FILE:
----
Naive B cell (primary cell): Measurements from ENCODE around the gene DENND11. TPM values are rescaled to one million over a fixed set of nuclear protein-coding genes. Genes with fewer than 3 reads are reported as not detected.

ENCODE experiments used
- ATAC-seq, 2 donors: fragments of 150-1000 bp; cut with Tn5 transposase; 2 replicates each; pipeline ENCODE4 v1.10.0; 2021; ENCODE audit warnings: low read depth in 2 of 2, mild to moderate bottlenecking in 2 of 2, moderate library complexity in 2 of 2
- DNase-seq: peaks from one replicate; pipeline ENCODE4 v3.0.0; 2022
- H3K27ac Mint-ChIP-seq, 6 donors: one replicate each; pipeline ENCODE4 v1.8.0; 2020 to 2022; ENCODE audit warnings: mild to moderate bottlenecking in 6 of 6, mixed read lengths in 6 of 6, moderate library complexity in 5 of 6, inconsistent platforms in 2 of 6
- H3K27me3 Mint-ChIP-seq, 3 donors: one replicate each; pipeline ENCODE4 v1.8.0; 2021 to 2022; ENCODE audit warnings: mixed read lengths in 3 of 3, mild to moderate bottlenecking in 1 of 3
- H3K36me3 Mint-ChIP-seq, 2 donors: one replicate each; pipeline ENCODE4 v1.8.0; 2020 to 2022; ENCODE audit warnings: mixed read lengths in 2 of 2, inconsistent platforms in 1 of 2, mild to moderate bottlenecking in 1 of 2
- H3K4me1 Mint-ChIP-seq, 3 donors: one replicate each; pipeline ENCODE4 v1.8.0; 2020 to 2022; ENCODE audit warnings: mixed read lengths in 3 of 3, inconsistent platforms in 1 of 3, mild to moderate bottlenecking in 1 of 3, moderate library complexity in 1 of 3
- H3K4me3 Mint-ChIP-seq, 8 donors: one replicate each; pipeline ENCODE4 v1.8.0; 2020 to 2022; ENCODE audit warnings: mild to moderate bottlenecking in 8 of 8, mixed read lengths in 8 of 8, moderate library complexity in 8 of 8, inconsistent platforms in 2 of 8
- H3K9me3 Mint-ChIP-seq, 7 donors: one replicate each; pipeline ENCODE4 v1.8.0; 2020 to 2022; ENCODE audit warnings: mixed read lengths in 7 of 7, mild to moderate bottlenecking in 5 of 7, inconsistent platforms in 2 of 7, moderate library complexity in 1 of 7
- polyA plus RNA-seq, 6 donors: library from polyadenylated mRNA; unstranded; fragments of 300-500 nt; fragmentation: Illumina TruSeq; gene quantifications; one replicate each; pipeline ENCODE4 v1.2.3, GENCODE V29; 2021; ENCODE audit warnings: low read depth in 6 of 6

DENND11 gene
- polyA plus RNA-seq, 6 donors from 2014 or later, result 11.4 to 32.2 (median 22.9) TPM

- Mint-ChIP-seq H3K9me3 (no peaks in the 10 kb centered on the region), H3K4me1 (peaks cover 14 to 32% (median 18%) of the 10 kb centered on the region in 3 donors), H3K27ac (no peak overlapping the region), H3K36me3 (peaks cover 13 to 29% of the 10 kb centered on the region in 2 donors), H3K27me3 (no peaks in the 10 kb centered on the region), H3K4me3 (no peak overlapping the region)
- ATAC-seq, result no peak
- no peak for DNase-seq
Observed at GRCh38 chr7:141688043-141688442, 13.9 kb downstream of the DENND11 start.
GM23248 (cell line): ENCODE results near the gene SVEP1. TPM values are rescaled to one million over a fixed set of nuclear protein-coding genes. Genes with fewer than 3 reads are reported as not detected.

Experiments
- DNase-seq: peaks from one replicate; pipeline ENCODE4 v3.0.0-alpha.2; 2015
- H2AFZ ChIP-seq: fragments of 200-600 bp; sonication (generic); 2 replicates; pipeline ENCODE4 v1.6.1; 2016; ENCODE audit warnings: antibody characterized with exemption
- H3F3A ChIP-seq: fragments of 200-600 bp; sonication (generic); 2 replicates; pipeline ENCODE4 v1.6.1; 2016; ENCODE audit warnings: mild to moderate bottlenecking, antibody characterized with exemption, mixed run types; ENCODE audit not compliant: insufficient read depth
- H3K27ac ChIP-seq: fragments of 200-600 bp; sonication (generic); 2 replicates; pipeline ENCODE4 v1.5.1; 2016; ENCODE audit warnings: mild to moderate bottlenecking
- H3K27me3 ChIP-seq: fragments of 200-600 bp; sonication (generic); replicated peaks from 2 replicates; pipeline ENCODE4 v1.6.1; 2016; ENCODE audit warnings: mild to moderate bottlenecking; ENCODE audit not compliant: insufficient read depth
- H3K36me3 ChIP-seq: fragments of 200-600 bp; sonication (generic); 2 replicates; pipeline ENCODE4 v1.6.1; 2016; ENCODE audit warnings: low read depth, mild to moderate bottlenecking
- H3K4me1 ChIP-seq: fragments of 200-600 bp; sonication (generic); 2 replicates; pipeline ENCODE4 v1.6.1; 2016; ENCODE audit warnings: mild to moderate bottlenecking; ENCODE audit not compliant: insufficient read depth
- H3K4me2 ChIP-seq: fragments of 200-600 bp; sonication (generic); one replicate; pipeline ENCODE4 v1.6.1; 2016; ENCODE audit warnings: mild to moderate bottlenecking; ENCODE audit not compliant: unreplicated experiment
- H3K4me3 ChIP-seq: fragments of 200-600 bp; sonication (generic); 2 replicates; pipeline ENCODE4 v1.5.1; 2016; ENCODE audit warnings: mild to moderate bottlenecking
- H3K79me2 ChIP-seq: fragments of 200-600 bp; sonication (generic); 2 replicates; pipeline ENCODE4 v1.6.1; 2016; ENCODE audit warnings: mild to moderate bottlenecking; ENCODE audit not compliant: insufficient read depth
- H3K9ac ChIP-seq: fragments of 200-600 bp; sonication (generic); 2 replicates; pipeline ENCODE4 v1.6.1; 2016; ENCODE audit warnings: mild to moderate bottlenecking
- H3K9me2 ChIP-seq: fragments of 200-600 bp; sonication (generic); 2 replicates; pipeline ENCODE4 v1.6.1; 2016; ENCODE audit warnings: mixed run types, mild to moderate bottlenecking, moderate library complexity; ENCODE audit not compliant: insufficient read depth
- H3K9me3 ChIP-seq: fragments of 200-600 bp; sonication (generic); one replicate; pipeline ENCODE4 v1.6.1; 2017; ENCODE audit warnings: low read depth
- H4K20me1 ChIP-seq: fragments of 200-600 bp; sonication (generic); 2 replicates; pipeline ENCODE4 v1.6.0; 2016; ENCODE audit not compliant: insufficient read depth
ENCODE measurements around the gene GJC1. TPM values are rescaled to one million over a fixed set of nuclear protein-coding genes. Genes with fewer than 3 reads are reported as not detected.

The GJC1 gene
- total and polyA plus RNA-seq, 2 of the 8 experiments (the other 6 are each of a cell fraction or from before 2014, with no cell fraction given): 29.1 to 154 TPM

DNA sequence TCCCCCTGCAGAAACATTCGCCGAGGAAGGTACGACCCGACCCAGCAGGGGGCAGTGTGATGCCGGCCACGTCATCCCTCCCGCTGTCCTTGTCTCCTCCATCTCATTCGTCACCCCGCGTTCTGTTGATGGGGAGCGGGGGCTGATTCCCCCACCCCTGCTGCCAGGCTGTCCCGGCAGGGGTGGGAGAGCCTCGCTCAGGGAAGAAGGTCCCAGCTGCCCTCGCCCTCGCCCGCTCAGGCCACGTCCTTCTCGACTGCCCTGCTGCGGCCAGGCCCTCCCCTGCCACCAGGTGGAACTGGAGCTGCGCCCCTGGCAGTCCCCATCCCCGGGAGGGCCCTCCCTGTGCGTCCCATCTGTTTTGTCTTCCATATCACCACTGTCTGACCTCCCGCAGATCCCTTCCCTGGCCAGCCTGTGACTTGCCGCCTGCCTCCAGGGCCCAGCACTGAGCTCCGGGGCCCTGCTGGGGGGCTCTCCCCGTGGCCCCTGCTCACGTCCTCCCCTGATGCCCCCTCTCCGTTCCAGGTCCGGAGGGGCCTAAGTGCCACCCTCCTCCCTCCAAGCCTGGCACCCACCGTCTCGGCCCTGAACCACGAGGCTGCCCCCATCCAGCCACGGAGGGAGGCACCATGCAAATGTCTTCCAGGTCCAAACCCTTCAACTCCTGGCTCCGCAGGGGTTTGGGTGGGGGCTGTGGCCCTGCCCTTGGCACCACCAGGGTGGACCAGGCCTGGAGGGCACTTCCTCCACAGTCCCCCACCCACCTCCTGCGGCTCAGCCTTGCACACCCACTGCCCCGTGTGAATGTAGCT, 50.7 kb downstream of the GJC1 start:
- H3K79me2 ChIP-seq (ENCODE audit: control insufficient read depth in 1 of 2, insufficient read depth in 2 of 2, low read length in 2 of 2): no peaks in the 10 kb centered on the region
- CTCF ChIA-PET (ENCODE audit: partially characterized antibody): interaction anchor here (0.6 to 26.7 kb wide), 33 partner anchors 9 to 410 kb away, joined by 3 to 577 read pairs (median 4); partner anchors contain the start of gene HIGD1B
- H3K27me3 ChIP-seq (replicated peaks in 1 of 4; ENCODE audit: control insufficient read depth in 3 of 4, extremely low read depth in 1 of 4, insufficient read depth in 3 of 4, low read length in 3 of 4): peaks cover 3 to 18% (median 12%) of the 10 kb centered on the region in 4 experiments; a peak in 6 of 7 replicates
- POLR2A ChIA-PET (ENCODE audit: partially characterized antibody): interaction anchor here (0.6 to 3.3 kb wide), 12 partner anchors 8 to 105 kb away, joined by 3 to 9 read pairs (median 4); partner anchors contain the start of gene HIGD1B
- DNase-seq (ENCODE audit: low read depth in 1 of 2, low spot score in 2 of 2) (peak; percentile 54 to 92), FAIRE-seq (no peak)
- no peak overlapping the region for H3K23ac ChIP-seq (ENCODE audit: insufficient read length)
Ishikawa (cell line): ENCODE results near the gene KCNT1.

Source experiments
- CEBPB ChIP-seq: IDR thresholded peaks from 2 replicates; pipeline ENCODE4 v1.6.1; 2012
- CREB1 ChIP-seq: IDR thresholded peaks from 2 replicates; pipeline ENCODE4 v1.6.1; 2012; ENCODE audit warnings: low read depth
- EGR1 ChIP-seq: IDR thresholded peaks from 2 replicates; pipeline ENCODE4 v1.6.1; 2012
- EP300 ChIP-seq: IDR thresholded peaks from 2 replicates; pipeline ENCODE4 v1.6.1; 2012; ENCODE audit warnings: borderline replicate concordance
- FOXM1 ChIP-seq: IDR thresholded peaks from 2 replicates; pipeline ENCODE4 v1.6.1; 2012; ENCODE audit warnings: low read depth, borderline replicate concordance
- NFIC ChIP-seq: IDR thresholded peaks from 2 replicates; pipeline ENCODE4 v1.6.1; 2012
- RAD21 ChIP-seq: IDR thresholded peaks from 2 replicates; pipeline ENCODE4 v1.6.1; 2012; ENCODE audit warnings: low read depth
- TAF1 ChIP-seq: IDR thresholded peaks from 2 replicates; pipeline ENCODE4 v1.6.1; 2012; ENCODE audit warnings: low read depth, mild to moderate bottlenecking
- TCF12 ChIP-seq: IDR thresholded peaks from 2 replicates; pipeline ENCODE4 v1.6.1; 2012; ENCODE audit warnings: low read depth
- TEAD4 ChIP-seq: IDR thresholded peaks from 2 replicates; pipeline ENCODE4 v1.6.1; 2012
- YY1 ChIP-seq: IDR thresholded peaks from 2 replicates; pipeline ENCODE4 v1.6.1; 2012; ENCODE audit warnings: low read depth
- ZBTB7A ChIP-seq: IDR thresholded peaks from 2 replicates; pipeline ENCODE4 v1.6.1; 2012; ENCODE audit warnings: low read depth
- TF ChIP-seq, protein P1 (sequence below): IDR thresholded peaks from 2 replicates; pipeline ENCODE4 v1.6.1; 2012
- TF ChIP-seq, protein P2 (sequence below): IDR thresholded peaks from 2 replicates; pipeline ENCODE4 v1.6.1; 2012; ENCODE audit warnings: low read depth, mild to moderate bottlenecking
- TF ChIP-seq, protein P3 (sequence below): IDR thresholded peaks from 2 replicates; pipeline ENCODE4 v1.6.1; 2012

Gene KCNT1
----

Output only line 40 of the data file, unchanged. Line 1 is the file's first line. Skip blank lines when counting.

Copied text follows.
- H3K27me3 ChIP-seq (replicated peaks in 1 of 4; ENCODE audit: control insufficient read depth in 3 of 4, extremely low read depth in 1 of 4, insufficient read depth in 3 of 4, low read length in 3 of 4): peaks cover 3 to 18% (median 12%) of the 10 kb centered on the region in 4 experiments; a peak in 6 of 7 replicates